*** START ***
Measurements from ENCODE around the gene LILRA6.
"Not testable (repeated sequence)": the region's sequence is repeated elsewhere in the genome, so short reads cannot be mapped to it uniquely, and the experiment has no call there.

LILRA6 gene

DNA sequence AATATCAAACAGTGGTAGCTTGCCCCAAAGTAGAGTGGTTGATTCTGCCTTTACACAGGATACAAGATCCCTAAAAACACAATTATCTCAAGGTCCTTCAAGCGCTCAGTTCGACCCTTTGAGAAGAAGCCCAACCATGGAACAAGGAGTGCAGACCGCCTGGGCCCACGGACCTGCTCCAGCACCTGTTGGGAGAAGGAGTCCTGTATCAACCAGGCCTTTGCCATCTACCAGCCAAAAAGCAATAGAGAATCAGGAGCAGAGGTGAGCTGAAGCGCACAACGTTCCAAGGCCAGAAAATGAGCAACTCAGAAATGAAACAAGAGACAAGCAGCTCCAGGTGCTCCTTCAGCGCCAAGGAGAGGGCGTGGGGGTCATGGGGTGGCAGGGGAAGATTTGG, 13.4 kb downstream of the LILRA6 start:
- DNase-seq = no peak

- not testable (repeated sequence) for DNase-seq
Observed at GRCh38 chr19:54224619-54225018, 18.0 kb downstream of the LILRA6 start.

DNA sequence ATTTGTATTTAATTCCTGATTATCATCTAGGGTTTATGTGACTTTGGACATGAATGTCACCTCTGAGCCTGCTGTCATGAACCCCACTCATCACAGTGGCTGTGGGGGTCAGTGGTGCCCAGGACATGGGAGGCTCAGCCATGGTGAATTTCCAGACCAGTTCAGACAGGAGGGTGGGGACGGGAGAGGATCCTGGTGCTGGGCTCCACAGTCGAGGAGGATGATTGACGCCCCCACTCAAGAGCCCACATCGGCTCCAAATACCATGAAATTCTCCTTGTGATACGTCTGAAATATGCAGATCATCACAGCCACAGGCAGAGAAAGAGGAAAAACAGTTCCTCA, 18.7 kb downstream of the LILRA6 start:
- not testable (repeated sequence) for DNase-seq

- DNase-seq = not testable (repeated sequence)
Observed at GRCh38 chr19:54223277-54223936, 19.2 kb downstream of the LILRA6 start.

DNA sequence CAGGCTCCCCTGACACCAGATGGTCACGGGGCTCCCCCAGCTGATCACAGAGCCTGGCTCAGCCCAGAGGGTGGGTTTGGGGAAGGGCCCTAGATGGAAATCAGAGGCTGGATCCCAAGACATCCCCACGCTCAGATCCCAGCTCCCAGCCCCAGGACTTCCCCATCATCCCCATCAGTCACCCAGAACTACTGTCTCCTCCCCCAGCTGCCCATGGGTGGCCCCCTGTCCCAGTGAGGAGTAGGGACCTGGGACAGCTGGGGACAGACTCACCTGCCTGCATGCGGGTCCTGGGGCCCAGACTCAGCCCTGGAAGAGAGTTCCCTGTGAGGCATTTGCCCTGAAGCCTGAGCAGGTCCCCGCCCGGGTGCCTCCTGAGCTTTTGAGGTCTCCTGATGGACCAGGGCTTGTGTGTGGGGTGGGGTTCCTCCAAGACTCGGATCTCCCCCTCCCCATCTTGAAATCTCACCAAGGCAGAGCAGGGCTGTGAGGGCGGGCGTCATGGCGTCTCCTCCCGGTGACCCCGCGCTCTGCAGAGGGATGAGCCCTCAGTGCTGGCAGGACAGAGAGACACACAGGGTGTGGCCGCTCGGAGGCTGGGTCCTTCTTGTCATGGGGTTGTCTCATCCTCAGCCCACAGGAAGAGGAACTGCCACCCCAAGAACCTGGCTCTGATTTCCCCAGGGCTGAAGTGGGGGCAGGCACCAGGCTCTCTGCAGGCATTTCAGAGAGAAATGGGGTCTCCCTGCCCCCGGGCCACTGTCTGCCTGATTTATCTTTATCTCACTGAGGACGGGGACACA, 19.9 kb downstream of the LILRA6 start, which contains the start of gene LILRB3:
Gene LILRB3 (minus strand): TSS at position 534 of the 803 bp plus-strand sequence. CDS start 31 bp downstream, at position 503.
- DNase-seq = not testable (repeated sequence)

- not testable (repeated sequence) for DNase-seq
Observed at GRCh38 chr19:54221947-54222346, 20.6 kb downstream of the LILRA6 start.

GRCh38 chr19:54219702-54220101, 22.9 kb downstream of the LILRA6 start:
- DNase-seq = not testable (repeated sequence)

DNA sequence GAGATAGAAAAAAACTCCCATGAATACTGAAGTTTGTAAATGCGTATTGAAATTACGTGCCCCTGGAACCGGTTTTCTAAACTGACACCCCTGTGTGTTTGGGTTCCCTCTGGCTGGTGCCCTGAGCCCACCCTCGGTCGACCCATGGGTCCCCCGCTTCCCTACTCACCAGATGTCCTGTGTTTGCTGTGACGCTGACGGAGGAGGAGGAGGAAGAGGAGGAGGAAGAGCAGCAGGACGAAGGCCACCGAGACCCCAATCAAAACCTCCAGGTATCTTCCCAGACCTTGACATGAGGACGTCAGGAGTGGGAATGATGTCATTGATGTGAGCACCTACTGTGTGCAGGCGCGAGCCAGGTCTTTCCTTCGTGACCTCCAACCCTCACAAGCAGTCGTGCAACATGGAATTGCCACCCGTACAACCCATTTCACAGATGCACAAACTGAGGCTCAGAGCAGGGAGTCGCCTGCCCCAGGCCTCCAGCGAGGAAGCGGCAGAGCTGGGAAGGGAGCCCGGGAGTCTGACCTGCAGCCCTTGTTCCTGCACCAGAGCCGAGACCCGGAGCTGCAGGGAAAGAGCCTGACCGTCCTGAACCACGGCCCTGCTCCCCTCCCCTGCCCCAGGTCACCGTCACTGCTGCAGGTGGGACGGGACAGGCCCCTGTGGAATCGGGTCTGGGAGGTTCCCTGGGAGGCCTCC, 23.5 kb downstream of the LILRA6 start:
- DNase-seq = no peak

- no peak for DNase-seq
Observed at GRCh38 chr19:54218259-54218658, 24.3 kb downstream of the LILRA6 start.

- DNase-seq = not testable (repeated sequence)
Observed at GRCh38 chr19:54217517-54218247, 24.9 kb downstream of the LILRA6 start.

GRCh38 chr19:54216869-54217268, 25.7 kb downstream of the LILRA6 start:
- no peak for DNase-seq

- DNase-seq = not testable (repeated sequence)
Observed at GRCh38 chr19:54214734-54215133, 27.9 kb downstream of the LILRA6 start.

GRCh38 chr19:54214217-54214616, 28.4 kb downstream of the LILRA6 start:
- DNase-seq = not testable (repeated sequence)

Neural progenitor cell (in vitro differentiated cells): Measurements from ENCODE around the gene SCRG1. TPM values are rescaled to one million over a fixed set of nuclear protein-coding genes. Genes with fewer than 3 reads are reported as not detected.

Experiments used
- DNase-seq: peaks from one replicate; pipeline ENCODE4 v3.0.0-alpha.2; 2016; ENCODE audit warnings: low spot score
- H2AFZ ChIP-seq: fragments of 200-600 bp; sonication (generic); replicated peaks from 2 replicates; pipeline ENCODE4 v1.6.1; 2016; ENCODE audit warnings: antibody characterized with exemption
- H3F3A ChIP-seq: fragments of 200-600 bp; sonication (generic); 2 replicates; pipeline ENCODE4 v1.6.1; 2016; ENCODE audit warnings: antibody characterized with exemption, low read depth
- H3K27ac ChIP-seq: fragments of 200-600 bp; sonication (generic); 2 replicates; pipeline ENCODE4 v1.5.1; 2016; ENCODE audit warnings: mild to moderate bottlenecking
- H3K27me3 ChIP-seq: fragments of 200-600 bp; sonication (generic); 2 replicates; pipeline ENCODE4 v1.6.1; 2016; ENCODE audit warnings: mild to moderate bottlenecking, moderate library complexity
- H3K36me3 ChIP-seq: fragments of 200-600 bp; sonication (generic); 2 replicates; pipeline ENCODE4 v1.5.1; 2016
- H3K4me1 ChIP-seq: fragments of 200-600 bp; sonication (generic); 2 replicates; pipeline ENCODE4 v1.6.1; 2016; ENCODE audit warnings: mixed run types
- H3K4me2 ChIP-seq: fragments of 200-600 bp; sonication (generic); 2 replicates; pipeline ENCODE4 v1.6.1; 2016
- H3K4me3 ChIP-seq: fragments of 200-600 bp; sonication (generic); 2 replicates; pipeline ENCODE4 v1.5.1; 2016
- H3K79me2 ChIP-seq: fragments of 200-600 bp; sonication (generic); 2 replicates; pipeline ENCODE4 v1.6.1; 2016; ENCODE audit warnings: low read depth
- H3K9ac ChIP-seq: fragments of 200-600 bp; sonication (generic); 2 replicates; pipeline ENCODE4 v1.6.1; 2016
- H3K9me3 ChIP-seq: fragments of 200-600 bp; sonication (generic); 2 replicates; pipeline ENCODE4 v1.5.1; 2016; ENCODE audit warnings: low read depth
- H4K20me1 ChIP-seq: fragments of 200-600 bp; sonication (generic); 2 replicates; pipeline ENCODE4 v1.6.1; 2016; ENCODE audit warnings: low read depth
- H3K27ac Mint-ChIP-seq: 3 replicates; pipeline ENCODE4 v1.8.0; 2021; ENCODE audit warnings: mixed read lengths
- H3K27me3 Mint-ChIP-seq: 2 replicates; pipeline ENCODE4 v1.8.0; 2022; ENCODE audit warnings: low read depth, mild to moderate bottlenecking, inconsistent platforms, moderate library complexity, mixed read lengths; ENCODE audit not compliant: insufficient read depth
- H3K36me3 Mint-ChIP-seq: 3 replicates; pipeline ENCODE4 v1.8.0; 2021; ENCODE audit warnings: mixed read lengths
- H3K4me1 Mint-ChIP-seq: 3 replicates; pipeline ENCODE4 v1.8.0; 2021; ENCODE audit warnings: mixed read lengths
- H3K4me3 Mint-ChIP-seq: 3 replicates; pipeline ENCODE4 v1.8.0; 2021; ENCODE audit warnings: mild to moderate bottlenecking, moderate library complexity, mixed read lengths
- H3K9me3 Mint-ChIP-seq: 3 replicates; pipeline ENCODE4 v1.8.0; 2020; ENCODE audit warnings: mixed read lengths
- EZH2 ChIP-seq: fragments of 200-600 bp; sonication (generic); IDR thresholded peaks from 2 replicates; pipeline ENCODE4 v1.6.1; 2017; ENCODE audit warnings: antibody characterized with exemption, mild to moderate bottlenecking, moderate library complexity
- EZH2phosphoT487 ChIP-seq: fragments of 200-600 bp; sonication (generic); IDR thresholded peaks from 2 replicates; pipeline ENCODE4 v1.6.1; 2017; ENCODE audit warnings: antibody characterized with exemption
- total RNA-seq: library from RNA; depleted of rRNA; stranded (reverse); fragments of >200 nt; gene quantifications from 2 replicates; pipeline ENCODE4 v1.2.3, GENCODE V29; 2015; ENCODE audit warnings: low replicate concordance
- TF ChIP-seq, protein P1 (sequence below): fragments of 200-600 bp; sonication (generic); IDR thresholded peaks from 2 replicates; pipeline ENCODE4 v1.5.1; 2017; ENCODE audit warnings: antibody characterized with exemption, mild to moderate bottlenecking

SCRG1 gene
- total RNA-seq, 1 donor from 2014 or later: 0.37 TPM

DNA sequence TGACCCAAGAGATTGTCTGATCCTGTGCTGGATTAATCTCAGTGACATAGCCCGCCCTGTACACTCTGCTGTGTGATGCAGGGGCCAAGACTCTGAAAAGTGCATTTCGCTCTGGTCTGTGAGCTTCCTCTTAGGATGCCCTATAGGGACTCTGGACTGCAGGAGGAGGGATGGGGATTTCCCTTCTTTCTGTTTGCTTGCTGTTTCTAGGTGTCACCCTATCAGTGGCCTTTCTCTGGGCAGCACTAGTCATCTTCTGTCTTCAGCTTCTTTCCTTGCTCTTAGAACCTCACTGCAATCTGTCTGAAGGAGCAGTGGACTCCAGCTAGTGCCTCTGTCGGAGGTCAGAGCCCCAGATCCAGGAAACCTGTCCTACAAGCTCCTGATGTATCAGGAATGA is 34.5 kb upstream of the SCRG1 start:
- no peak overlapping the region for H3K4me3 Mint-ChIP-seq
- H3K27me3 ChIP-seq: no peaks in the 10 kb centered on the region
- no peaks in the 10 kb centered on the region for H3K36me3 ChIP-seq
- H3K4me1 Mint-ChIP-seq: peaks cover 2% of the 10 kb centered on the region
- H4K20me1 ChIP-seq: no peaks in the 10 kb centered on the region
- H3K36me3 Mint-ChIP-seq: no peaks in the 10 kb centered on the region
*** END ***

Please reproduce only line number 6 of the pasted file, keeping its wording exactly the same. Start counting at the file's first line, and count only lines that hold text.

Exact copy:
- not testable (repeated sequence) for DNase-seq